Neuroscience, in simple words, is the study of what the human nervous system is built of and how it functions. Neuroscientists main focal point is the brain, which acts as the central processing unit of a human’s nervous system. They observe what effect the brain has on cognitive behaviour and functions as well as studying how the nervous system reacts to people who may have neurological, psychiatric or neurodevelopmental disorders.
Neuroscience has always been classified as a subdivision of biology as opposed to being a study in its own realm but, neuroscience is actually an interdisciplinary study of science that stretches to other studies, such as: mathematics, linguistics, engineering, computer science, chemistry, philosophy, psychology or medicine.
Neuroscientists study the cellular, functional, evolutionary, computational, molecular, cellular and medical aspects of the nervous system.
A little bit of history
Ancient Egyptians believed that the core of one’s intelligence lay closest to the heart and because of this when Egyptians completed their mummification rituals they eliminated the brain and left the heart of the deceased to remain in the body. The first time, documented information was found on the brain, dates back to the year 1700 BC. It was found in the Edwin Smith Papyrus ( an ancient Egyptian medical text, named after the dealer who bought it) which mentioned the word ‘brain’ eight times, outlining symptoms, diagnosis and probable outcomes of two people who had suffered head injuries.
Since the 1950s, the scientific study of a person's nervous system has developed tremendously, mainly due to the development in other related fields such as: computational neuroscience, electrophysiology and molecular biology. In this time lapse, neuroscientists were able to discover the structure, functions, development, abnormalities and ways in which the nervous system could be altered.
Branches of neuroscience
-Affective Neuroscience: This type of neuroscience looks at how neurons behave in relation to emotions.
-Behavioral Neuroscience: This is the study of how the brain affects behaviour.
-Cellular Neuroscience: The study of neurons, including their form and physiological properties, at a cellular level.
-Clinical Neuroscience: Examines the disorders within the nervous system (for example, psychiatry analyzes brain disorders).
-Cognitive Neuroscience: This looks at how the brain forms and controls thoughts and studies higher cognitive functions that exists in humans and their underlying neuronal base.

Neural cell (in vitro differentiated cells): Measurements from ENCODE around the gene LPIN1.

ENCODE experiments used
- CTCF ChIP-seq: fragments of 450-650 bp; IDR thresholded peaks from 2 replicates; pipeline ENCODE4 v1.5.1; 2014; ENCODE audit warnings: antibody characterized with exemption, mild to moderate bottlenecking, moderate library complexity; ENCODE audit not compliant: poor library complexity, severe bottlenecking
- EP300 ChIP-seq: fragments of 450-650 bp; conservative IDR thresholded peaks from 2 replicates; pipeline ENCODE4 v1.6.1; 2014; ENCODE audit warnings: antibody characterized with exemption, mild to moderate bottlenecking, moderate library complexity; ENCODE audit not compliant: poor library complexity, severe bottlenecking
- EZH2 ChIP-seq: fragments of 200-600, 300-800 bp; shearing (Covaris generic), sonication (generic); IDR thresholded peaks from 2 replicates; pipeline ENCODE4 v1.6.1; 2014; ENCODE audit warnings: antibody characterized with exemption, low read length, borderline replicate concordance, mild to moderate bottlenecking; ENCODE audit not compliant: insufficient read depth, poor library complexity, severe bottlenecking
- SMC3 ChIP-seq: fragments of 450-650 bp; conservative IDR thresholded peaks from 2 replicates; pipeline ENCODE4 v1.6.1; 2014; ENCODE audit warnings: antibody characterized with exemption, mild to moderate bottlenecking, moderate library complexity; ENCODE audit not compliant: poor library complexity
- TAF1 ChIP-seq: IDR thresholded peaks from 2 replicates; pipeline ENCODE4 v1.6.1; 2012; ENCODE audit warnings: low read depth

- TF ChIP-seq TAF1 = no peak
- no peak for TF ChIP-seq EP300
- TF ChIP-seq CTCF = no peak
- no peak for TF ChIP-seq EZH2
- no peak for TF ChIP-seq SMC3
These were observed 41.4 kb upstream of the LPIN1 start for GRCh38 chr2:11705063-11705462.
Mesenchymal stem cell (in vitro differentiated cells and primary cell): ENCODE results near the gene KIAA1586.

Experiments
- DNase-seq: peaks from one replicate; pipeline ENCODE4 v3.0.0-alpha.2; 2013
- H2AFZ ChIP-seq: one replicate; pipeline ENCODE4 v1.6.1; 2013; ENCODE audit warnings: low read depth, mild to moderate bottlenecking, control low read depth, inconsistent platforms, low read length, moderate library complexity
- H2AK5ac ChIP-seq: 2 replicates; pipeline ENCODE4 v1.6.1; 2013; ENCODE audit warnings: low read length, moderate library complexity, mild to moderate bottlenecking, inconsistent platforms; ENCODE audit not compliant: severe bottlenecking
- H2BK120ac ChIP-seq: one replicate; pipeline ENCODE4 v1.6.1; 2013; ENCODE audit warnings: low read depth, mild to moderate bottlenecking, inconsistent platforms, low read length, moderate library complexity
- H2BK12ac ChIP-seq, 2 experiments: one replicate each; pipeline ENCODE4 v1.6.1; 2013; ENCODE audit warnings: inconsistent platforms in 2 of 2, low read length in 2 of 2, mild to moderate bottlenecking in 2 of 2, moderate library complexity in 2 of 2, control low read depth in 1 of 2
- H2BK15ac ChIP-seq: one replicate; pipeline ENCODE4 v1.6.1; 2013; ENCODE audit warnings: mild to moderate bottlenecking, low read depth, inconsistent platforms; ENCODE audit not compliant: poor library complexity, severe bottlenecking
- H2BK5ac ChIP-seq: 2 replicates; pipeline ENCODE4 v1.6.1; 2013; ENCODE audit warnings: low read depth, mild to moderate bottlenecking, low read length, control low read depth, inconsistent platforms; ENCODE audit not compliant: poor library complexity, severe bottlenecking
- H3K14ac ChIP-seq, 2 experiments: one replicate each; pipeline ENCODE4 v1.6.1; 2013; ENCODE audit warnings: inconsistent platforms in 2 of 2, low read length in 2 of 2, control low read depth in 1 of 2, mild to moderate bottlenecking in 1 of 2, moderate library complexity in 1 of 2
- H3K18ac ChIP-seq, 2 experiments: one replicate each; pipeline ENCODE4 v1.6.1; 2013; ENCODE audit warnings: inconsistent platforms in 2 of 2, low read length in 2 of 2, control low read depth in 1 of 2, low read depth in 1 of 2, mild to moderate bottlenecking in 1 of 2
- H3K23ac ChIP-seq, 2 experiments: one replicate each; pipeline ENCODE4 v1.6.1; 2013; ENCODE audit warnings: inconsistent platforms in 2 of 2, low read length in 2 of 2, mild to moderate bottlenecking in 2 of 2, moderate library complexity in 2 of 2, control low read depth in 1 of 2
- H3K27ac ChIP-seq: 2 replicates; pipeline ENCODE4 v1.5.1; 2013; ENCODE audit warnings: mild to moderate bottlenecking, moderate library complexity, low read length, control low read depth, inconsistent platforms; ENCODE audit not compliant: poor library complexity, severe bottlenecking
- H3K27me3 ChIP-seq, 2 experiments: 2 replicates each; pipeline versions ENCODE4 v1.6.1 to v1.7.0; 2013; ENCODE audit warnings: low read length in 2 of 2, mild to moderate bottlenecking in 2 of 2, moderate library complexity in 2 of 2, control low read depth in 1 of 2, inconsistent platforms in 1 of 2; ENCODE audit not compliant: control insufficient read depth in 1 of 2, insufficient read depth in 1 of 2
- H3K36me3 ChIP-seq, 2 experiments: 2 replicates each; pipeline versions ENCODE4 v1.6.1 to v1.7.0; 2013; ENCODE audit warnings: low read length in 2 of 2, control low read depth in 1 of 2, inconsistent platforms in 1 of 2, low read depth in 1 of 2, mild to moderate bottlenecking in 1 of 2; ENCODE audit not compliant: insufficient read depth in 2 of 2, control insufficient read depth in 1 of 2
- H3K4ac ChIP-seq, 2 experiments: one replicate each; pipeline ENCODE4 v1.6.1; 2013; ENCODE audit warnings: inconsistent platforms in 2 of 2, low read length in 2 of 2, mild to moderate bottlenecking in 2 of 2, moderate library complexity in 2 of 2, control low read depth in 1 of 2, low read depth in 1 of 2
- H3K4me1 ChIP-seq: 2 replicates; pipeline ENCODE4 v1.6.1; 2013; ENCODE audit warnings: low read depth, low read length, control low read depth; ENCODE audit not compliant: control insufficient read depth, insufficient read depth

-Computational Neuroscience: Scientists use computers to simulate and model brain functions, and applying techniques from mathematics, physics, and other computational fields to study brain function.
-Cultural Neuroscience: This field looks at the interaction between cultural factors and are genomic, neural, and psychological processes. It examines how cultural beliefs, practices and values shape the brain.
-Developmental Neuroscience: Analyzes what underlying mechanisms exist in neurological development and how the nervous system develops and evolves.
-Molecular Neuroscience: Scientists look at the role of individual molecules, genes, and proteins in the functioning of nerves and the nervous system at a molecular and cellular level.
-Neuroengineering: Utilizes engineering techniques to understand, replace, repair and improve neural systems.
-Neuroimaging: This is a branch of medical imaging that concentrates on the brain. Neuroimaging is used to diagnose disease and assess the health of the brain. It can also be useful in the study of the brain, how it works, and how different activities affect the brain.
-Neuroinformatics: Integrates data in all areas of neuroscience, to help understand the brain and treat diseases. This field involves collaboration between computer scientists and neuroscientists. Experts develop effective ways to collect, analyze, share, and publish data.
-Neurolinguistics: Specialists investigate how the brain enables us to acquire, store, understand, and express language.
-Neurophysiology: Analyzes the functions of the brain and the relationship between the brain and parts of the body and how they connect.
-Paleoneurology: Is the study of fossilized brains.
-Social Neuroscience: An interdisciplinary field dedicated to understanding how biological systems implement processes and social behaviour.
-Systemic Neuroscience: Follows the data flow pathways within the CNS (central nervous system) and tries to define the types of processing that are carried out there.